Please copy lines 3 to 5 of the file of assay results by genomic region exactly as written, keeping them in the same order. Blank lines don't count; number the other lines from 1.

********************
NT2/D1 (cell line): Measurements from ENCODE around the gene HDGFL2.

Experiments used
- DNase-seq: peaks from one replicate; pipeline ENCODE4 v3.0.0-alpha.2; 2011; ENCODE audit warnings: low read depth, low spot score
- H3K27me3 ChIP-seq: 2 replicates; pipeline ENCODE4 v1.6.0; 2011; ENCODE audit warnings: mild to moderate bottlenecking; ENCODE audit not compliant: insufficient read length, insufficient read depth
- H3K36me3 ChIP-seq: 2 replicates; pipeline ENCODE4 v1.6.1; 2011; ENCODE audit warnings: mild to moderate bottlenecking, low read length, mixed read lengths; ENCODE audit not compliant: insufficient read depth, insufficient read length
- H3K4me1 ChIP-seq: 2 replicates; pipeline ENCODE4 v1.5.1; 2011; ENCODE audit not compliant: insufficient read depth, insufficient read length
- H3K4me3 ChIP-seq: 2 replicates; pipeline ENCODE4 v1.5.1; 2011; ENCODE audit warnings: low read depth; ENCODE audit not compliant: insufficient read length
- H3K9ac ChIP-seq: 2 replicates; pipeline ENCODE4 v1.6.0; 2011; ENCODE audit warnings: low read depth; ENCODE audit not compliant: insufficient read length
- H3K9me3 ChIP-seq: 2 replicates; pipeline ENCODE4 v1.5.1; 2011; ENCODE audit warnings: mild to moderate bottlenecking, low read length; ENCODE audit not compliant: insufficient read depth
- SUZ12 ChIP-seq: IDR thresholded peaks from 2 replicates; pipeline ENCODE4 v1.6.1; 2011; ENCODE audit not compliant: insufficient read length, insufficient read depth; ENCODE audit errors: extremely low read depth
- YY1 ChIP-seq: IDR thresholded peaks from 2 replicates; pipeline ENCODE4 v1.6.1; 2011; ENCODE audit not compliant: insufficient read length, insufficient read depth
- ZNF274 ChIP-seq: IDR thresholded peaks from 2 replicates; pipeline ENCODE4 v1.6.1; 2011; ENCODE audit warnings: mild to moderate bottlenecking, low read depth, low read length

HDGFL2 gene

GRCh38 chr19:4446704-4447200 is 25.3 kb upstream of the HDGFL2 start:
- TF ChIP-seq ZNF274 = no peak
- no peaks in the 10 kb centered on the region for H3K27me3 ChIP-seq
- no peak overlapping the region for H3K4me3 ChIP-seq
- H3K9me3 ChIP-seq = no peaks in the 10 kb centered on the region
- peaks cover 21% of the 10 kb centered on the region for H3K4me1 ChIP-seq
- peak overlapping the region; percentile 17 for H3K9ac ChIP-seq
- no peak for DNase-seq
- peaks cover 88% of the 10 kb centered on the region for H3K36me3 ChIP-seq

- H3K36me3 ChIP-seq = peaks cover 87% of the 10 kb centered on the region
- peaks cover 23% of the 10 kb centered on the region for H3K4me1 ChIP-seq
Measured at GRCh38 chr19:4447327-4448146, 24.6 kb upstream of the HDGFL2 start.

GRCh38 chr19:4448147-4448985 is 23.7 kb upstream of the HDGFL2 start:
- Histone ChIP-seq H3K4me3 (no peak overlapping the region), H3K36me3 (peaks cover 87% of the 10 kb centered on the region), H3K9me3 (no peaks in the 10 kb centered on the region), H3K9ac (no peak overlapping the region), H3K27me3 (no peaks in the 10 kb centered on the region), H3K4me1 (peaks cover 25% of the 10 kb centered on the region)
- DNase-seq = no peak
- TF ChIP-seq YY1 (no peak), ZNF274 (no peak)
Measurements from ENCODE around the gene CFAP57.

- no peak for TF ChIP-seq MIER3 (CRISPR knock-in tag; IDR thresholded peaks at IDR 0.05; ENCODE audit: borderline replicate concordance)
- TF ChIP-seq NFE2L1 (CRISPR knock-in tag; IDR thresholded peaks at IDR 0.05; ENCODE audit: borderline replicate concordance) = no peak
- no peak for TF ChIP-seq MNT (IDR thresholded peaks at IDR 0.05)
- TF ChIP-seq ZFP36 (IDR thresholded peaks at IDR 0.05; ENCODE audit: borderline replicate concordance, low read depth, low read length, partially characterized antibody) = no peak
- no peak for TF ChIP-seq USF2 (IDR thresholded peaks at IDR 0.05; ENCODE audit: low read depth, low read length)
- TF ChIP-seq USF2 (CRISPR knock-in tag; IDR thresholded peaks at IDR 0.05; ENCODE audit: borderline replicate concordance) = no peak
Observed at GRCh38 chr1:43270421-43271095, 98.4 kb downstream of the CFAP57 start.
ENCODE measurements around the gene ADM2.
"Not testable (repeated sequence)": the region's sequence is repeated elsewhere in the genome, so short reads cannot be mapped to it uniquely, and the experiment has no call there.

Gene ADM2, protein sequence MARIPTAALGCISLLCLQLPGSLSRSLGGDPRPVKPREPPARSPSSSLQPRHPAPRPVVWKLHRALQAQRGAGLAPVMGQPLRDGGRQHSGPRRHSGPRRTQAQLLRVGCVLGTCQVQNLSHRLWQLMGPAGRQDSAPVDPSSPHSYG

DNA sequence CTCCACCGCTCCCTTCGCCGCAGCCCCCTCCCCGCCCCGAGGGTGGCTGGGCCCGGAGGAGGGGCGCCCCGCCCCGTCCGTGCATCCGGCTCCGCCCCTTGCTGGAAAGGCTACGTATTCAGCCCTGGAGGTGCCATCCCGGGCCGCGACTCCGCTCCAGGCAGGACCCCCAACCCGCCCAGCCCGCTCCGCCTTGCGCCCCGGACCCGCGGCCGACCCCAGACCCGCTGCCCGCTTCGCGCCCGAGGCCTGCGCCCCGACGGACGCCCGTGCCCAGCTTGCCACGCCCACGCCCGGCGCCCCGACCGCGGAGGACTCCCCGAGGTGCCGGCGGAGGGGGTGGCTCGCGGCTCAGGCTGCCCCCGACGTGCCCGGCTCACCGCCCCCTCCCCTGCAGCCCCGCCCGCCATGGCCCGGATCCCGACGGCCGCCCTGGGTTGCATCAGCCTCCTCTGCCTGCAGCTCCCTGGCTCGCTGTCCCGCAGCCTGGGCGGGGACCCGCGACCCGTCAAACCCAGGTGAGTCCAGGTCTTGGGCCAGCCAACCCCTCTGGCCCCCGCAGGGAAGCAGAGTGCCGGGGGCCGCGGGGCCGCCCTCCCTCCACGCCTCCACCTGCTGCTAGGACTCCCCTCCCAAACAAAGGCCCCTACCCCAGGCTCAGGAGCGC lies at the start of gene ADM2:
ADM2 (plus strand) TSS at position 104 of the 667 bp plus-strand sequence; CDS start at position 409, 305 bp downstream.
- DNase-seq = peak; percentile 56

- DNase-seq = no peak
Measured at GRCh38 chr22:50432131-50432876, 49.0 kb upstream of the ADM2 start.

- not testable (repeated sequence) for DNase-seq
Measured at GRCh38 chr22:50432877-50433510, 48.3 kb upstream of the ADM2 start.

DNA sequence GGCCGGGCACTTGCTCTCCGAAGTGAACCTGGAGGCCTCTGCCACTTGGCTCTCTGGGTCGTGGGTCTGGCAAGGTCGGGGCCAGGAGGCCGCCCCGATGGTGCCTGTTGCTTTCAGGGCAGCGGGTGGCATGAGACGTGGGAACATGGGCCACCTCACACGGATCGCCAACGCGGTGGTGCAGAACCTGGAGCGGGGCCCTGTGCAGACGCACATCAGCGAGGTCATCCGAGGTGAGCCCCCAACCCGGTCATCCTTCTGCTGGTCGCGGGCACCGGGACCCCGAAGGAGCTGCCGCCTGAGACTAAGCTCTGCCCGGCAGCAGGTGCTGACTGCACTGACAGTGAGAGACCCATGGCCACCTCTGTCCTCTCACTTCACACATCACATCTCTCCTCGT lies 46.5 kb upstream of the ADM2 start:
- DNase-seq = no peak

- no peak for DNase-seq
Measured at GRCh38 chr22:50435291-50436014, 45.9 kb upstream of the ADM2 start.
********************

- DNase-seq: peaks from one replicate; pipeline ENCODE4 v3.0.0-alpha.2; 2011; ENCODE audit warnings: low read depth, low spot score
- H3K27me3 ChIP-seq: 2 replicates; pipeline ENCODE4 v1.6.0; 2011; ENCODE audit warnings: mild to moderate bottlenecking; ENCODE audit not compliant: insufficient read length, insufficient read depth
- H3K36me3 ChIP-seq: 2 replicates; pipeline ENCODE4 v1.6.1; 2011; ENCODE audit warnings: mild to moderate bottlenecking, low read length, mixed read lengths; ENCODE audit not compliant: insufficient read depth, insufficient read length